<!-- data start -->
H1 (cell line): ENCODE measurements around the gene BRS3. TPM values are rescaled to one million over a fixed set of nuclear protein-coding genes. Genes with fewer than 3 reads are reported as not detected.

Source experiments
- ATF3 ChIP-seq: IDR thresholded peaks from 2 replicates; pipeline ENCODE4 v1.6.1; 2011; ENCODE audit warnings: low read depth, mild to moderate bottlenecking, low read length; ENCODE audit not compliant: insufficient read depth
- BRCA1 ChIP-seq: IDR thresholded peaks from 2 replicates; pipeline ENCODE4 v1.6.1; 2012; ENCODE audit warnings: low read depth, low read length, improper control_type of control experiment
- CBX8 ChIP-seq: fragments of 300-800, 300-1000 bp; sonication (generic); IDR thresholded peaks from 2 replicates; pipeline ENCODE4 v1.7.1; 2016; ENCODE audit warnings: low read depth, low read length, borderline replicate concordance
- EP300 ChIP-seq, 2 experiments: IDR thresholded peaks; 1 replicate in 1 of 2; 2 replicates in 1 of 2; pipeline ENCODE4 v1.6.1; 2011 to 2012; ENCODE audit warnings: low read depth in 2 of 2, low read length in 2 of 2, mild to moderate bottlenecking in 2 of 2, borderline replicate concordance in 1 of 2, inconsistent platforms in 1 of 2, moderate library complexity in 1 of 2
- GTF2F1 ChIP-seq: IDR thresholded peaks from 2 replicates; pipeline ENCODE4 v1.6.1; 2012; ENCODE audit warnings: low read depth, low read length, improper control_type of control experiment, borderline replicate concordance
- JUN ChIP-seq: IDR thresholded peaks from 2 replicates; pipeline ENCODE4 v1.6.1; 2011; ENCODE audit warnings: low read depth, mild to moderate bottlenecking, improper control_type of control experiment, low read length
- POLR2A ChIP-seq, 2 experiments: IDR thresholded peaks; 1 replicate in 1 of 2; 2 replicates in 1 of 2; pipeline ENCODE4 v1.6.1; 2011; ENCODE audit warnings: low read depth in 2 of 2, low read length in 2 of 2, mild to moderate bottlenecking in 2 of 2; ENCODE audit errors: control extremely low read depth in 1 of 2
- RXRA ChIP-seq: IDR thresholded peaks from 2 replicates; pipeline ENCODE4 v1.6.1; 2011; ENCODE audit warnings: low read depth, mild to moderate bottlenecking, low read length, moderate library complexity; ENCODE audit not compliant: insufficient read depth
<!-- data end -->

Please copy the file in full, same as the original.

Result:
H1 (cell line): ENCODE measurements around the gene BRS3. TPM values are rescaled to one million over a fixed set of nuclear protein-coding genes. Genes with fewer than 3 reads are reported as not detected.

Source experiments
- ATF3 ChIP-seq: IDR thresholded peaks from 2 replicates; pipeline ENCODE4 v1.6.1; 2011; ENCODE audit warnings: low read depth, mild to moderate bottlenecking, low read length; ENCODE audit not compliant: insufficient read depth
- BRCA1 ChIP-seq: IDR thresholded peaks from 2 replicates; pipeline ENCODE4 v1.6.1; 2012; ENCODE audit warnings: low read depth, low read length, improper control_type of control experiment
- CBX8 ChIP-seq: fragments of 300-800, 300-1000 bp; sonication (generic); IDR thresholded peaks from 2 replicates; pipeline ENCODE4 v1.7.1; 2016; ENCODE audit warnings: low read depth, low read length, borderline replicate concordance
- EP300 ChIP-seq, 2 experiments: IDR thresholded peaks; 1 replicate in 1 of 2; 2 replicates in 1 of 2; pipeline ENCODE4 v1.6.1; 2011 to 2012; ENCODE audit warnings: low read depth in 2 of 2, low read length in 2 of 2, mild to moderate bottlenecking in 2 of 2, borderline replicate concordance in 1 of 2, inconsistent platforms in 1 of 2, moderate library complexity in 1 of 2
- GTF2F1 ChIP-seq: IDR thresholded peaks from 2 replicates; pipeline ENCODE4 v1.6.1; 2012; ENCODE audit warnings: low read depth, low read length, improper control_type of control experiment, borderline replicate concordance
- JUN ChIP-seq: IDR thresholded peaks from 2 replicates; pipeline ENCODE4 v1.6.1; 2011; ENCODE audit warnings: low read depth, mild to moderate bottlenecking, improper control_type of control experiment, low read length
- POLR2A ChIP-seq, 2 experiments: IDR thresholded peaks; 1 replicate in 1 of 2; 2 replicates in 1 of 2; pipeline ENCODE4 v1.6.1; 2011; ENCODE audit warnings: low read depth in 2 of 2, low read length in 2 of 2, mild to moderate bottlenecking in 2 of 2; ENCODE audit errors: control extremely low read depth in 1 of 2
- RXRA ChIP-seq: IDR thresholded peaks from 2 replicates; pipeline ENCODE4 v1.6.1; 2011; ENCODE audit warnings: low read depth, mild to moderate bottlenecking, low read length, moderate library complexity; ENCODE audit not compliant: insufficient read depth